The clip below demonstrates a slightly more complex example of how a free-flowing offense can create great looks by seamlessly morphing one action into the next.
The play begins just like the examples above. Mason Plumlee receives the ball at the top of the key and has two players on each side of the court. He starts by facing the left side of the floor, where Jamal Murray begins to set a pindown screen but ultimately decides to slip toward the basket. The first read is made but the defense is not fooled and Murray clears to the opposite corner.
Murray’s decision creates reads for two of his teammates. Monte Morris can sprint up to either receive the DHO or short cut the screen. Plumlee can dribble into a handoff with Morris or reverse the ball to the other end of the floor. He chose the latter triggering a new set of options.
Notice how Trey Lyles begins his cut at the exact moment that Plumlee turns his head to reverse the ball to the other side. Like Murray, Lyles has options. He can receive the DHO, set a pindown for Malik Beasley, or cut through. He elects to cut through, triggering a new set of reads.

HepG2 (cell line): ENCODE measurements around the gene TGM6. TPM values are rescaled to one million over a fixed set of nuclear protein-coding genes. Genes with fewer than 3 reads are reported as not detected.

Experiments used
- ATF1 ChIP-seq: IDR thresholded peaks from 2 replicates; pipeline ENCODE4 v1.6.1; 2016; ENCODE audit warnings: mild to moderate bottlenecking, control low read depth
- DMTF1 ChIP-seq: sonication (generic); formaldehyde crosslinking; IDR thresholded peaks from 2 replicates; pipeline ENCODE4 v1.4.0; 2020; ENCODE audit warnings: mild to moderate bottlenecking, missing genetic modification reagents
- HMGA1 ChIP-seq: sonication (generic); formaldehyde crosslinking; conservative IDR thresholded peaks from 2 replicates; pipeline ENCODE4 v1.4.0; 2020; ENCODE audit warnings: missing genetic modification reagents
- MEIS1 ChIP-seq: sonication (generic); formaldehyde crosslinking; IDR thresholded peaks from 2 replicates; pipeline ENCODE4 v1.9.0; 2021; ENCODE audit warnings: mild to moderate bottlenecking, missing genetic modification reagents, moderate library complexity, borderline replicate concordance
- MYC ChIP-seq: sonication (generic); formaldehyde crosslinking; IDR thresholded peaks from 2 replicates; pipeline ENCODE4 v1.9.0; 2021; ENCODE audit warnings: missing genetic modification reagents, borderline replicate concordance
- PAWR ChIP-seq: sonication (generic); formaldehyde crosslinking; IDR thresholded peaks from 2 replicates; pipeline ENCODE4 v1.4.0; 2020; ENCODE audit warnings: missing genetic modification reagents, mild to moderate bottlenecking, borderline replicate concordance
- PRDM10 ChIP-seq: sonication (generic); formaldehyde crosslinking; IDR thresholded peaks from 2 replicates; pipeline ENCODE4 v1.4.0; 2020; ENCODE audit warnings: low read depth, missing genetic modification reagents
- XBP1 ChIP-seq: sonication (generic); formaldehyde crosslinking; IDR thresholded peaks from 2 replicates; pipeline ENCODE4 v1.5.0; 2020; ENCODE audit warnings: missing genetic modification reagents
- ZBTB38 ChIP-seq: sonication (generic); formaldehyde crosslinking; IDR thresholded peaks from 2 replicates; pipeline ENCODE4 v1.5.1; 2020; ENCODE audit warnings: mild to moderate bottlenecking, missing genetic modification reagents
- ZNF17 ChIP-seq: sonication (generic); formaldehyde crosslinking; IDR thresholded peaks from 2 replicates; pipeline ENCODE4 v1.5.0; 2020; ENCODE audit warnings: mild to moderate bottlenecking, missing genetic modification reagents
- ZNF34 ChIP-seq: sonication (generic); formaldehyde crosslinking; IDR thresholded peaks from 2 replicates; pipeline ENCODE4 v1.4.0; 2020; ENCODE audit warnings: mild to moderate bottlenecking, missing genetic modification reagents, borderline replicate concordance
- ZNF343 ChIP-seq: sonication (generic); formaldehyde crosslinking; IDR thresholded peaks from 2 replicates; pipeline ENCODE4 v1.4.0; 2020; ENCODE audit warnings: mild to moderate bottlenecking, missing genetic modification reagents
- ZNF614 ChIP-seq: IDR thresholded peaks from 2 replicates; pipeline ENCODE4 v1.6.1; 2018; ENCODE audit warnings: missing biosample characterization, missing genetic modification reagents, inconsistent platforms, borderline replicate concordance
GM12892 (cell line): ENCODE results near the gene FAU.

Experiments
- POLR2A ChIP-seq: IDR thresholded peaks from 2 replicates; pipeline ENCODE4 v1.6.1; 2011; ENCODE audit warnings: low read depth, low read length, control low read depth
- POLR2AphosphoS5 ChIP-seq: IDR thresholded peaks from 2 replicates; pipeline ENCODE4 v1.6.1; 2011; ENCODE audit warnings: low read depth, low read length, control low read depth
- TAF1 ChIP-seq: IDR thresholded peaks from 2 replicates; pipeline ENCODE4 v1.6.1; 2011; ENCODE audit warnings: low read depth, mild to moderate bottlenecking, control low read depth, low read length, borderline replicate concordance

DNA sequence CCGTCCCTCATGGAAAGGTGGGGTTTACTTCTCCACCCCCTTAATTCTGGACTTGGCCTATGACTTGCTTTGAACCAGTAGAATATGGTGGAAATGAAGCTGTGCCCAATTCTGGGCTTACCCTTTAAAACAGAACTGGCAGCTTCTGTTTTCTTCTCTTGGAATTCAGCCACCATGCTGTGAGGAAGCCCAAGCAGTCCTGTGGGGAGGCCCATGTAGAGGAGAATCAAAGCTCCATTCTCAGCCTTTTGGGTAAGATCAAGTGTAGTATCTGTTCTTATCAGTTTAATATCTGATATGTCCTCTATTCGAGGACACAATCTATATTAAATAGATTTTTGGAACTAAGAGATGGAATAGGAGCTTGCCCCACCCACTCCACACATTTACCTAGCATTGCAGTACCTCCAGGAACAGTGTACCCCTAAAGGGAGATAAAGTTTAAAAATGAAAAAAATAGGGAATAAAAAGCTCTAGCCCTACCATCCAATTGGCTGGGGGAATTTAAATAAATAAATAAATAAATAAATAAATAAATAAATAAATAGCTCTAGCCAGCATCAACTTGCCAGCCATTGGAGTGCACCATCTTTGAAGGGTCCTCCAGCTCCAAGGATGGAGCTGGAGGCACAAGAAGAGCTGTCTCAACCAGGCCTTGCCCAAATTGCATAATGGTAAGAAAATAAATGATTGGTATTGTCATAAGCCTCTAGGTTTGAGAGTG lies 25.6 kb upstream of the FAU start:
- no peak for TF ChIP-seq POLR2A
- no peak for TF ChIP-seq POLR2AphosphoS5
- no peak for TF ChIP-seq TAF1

Morris slides his feet around the arc to the wing, opening a spot in the corner for Lyles to fill as he cuts though. Beasley sees that Lyles has cut and then has two options: receive the DHO from Plumlee or short cut toward the basket. Plumlee sneaks the pass in on the short cut and the defense is fully broken down. Bealsey makes the dropoff and Lyles gets the lay in.
In some ways, describing these reads is more difficult than making them. While there are more complex reads to be made once the floor becomes less balanced, there’s a post entry, or the team begins to attack from different spots on the floor, the base decision tree is relatively simple. Players are tasked with making the same couple of reads over and over again in quick succession. DHO, short cut, slip, flare. Wash. Rinse. Repeat.
If the Nuggets are truly back to trusting each other enough to maintain this style of play for a majority of a 48-minute game, then the tiny details like timing and spacing on screens and cuts will only improve. So too will the team’s ability to read each other and anticipate each other’s preferences and tendencies.
“We all knew, players, coaches, my talks with Tim (Connelly), we had to get back to playing our brand of basketball.” Michael Malone said following the team’s 45-point win over the Atlanta Hawks. “Tonight was the first time all season where I felt like the Nuggets of old.”
If the Nuggets offense really is back to form, that 10-5 record might not be a mirage after all.